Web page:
The Optical as a Path to the Personal:
The Writings of Duranty, Martelli, and Laforgue
"The eye, which is the window of the soul, is the chief organ whereby the understanding can have the most complete and magnificent view of the infinite works of nature." 42
-- Leonardo do Vinci
In the 1870s Impressionist pictures were often criticized for being unnatural as well as unfinished. Among the standard complaints leveled against them in the press were that they were "discolored," "formless," and untrue to human vision and "reality," as these were understood by eyes accustomed to the drawing and linear perspective of post-Renaissance pictorial representation. Moreover, the Impressionists' heightened use of colors at the blue, indigo, and violet end of the spectrum -- a result of their work outdoors -- was particularly distressing to many critics of the period, who could explain this lapse from the "reality" of studio painting only as a symptom of retinal dysfunction, and therefore accused the Impressionists of suffering en masse from diseases of the eye. 43
An important vein in the early literature written in defense of Impressionism seems to have been designed to counter such criticisms and to do so, moreover, by showing that Impressionism was far truer both to the appearances of nature and to the operations of the human eye than any earlier style of painting had been. To accomplish this, a few of the early defenders of Impressionism invoked in support of their argument what was for the nineteenth century -- and especially for the supporters of Realism -- the sacred authority of science. In the 1870s and early 1880s the writers who advanced a scientific rationale for the style of Impressionism at length and with any seriousness were relatively few, considering the importance that this association was to have for later Impressionist criticism. The principal texts are in fact only three: by Edmond Duranty in 1876, Diego Martelli in 1879, and Jules Laforgue in 1883. All three linked the expressive and individualistic paintings of the Impressionists with a standard of truth to optical reality and conformity to the laws of natural science. And in so doing, all three attempted to create for these paintings a manner of viewing and understanding that might reassure a wider public, which had been understandably distressed by the loose drawing and broken brushwork of the Impressionist style.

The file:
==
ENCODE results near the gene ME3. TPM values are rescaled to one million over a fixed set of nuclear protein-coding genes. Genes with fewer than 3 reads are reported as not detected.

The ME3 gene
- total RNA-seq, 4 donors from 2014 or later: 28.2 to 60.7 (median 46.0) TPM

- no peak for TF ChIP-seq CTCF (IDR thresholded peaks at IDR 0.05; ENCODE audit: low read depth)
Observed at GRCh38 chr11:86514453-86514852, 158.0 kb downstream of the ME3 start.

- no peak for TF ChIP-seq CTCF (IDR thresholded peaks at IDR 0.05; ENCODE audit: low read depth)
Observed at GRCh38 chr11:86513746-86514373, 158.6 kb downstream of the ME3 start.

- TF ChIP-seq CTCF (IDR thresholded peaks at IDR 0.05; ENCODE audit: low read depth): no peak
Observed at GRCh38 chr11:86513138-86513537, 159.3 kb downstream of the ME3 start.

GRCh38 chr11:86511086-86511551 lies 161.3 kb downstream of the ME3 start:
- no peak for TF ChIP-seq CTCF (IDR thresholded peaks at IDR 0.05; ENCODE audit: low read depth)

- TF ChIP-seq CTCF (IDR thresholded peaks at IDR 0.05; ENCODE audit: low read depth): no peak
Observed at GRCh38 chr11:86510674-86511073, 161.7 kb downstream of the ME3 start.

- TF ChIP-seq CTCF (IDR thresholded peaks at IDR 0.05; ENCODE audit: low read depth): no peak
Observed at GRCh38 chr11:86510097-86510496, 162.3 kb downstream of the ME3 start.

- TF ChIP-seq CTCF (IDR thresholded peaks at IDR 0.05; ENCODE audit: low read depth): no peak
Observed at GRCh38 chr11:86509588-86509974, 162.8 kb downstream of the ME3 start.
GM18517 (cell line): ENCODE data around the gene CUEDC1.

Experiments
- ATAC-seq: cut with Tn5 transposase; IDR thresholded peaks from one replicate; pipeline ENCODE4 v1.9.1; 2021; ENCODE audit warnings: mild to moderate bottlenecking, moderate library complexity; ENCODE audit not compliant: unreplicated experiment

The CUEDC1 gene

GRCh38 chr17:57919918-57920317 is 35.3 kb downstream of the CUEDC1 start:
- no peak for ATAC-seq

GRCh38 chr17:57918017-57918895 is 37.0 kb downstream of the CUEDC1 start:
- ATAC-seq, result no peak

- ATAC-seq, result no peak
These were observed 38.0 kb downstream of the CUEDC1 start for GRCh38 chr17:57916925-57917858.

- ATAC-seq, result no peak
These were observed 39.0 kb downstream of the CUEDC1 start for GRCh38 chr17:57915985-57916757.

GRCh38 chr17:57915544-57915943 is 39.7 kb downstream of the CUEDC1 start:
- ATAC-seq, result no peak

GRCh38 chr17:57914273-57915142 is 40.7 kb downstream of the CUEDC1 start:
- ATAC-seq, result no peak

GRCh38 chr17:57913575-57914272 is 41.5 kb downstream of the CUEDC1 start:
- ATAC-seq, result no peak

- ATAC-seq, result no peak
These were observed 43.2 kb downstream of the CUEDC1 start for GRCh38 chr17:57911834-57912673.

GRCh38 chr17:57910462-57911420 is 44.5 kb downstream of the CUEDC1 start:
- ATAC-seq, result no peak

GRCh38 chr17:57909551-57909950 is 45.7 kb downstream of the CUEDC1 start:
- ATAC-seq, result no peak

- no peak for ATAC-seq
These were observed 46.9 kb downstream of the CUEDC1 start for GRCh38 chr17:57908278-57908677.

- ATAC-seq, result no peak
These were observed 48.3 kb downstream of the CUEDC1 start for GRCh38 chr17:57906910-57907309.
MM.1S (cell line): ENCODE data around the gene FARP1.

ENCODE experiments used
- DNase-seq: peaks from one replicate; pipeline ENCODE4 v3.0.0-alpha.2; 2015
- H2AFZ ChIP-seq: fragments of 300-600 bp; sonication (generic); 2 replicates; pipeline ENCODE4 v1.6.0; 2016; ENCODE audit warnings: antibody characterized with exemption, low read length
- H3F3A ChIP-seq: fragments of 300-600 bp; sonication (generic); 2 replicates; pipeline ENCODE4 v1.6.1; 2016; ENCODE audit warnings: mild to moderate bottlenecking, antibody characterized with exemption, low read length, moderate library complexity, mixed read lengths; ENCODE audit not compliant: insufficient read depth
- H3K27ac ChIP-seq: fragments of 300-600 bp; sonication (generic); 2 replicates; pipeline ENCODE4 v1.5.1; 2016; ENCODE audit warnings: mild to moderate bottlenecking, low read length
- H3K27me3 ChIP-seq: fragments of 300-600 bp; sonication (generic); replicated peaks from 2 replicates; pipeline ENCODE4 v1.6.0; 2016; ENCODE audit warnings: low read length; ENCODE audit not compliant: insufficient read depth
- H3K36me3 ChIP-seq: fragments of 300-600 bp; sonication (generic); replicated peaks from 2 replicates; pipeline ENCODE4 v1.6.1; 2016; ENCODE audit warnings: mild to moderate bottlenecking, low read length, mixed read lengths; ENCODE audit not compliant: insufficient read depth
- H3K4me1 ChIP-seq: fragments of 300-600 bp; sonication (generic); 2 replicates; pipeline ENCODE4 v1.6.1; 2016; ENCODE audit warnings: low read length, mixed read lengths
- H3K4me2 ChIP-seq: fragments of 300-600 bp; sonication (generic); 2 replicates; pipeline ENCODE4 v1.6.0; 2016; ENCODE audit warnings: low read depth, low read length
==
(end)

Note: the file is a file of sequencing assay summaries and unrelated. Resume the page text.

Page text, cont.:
The first writer to introduce the authority of science and the standard of "objective truth" into the critical dialogue surrounding Impressionism in the